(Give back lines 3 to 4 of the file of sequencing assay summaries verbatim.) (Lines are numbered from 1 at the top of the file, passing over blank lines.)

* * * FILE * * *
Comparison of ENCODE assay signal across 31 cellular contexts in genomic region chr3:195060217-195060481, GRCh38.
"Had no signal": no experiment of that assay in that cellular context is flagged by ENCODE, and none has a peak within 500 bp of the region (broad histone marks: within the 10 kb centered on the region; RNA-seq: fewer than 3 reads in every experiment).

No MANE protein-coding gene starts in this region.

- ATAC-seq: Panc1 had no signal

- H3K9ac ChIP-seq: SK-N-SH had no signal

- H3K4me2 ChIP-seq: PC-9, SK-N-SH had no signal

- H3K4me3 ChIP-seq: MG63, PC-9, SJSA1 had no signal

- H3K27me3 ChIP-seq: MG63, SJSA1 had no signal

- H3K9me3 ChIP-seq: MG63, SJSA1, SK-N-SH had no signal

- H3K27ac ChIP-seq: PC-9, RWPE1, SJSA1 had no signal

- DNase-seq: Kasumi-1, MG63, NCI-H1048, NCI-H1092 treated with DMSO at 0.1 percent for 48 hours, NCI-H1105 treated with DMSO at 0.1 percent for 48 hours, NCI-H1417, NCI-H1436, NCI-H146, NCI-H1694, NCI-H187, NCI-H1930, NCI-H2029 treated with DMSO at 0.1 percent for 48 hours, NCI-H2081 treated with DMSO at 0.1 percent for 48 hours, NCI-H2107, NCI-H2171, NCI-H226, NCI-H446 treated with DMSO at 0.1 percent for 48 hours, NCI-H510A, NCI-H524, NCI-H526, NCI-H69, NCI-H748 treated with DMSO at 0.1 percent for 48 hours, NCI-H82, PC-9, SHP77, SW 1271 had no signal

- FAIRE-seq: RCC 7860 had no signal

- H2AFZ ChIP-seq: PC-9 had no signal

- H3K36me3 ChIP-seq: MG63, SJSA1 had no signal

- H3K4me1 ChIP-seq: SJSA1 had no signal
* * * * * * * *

No MANE protein-coding gene starts in this region.

- ATAC-seq: Panc1 had no signal